Microsoft ends support for Windows 7 and 8.1. It’s time to upgrade if you haven’t already
It is with heavy hearts that we announce that Microsoft is ending support for its Windows 7 and Windows 8.1 operating systems soon. Windows 8.1 was far from a slam dunk, but, remarkably, it’s still one of the more widely-used operating systems. Windows 7 was an absolute masterstroke, and it’s sad that we officially have to say goodbye.
This won’t be terribly surprising if you’ve been paying attention to tech news for the last few years. In fact, many of you may remember Microsoft ending support for Windows 7 three years ago already. However, Microsoft instituted an arrangement with businesses that still used Windows 7 when support was initially stopped. This arrangement gave businesses the opportunity to pay for anywhere up to three years of service while they transitioned to Windows 10, and likely now, 11. The same support extension isn’t being offered to Windows 8 customers, and the businesses that initially had three years to switch over will now need to do so as soon as possible as the three years are mere days from expiring.
It’s rare to find someone still using largely out-of-date tech like Windows 7 and Windows 8.1; however, such cases do exist. In fact, Statcounter asserts that both of these operating systems account for just less than 14% of all Windows PCs. This statistic was determined on a global scale. In the U.S, that figure is more like 8%. That’s still a staggering amount of people who haven’t been able or willing to upgrade to the newer OSs.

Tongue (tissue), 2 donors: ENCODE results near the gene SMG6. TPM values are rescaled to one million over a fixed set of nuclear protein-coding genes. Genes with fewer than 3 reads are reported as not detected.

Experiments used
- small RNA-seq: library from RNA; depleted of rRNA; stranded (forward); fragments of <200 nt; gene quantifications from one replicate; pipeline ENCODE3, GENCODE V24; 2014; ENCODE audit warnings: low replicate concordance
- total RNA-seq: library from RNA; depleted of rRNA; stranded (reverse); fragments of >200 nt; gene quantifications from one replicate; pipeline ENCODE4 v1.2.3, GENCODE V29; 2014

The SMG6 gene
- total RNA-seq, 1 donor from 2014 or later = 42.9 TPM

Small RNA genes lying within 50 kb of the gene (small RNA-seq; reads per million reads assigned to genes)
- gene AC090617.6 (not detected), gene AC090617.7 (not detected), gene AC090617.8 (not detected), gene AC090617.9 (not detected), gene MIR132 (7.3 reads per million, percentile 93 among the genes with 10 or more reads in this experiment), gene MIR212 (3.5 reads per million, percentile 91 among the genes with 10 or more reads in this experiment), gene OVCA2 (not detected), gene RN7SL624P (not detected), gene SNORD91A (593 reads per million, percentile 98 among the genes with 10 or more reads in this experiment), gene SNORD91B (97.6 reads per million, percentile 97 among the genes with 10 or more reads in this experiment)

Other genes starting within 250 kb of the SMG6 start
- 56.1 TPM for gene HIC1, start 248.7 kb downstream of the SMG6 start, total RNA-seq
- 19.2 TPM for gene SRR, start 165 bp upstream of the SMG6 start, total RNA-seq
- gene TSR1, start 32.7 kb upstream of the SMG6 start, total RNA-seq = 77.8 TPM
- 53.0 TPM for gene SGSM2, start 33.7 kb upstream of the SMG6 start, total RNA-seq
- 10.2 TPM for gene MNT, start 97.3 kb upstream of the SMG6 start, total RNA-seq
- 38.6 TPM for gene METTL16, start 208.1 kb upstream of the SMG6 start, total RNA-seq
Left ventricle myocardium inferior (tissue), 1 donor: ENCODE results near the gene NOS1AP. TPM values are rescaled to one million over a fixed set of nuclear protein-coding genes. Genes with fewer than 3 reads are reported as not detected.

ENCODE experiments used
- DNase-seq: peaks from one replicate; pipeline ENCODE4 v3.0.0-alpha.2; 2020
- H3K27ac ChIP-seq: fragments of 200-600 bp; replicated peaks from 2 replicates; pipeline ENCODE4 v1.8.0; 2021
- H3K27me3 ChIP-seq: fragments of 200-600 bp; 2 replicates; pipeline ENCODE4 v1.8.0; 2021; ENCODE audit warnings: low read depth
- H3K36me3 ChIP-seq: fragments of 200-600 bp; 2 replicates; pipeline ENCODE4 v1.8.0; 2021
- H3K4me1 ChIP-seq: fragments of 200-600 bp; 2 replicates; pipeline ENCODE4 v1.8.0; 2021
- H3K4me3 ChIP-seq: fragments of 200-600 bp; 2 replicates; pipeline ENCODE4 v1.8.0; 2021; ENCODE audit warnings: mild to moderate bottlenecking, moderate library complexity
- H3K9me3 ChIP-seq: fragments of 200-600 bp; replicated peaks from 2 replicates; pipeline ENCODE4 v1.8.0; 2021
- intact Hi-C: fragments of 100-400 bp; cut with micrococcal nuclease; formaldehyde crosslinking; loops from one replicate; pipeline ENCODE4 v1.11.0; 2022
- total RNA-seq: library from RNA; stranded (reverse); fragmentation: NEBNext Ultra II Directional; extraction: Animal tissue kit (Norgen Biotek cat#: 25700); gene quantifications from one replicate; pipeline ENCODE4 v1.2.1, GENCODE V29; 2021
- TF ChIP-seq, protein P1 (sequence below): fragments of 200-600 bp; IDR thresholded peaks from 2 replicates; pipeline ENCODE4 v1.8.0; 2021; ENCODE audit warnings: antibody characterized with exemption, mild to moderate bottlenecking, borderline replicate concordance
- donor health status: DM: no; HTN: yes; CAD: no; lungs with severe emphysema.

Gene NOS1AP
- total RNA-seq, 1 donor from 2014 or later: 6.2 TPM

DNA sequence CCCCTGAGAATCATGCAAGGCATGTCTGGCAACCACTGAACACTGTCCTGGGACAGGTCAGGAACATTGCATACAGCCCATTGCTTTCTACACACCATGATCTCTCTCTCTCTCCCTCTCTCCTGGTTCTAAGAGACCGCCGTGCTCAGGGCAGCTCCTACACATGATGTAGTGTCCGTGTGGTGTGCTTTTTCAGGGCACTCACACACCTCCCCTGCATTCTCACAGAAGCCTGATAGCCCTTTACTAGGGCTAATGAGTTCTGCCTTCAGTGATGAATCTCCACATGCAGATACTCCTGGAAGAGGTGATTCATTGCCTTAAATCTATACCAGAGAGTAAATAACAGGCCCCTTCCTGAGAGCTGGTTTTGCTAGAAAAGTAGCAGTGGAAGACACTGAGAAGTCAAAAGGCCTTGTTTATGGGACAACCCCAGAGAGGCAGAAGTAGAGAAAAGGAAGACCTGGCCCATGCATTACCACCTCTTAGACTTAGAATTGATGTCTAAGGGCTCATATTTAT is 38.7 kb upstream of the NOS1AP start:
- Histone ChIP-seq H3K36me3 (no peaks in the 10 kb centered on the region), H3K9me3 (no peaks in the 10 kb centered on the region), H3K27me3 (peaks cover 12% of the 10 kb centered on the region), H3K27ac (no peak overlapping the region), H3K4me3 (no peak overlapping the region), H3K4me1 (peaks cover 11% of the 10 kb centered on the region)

In the past, Microsoft has elected to release one-off patches for out-of-date systems, so that user security on those systems doesn’t become a problem. However, we’ve been informed that this will not happen this time around. Once Windows 7 and Windows 8.1 lose support, they will no longer receive any further updates, patches, or fixes.
This, of course, means that people still using either of these operating systems will need to upgrade to either Windows 10 or Windows 11. The issue here is that systems that are able to run Windows 7 aren’t likely to meet the Windows 11 system requirements as the hardware itself would be too old. Some of these users will be able to upgrade to Windows 10.
We remember Windows 7 fondly as the OS that revolutionized and brought Windows Vista into a more modern world. I remember having a blast with all the customization options on Windows 7, and I’ll never forget how many hours I spent exploring every aspect of the OS.
Windows 8 and 8.1 were exciting and revolutionary in their own right, but they were forced upon a society that was not yet prepared for touch-screen devices. It was interesting seeing how polarizing the operating system was. You either loved it, or hated it, there was no middle-ground. Either way, both of these operating systems will be missed. But, in the same breath, we cannot hold onto the past, and we should instead look to the future, and Windows 12.Advertisement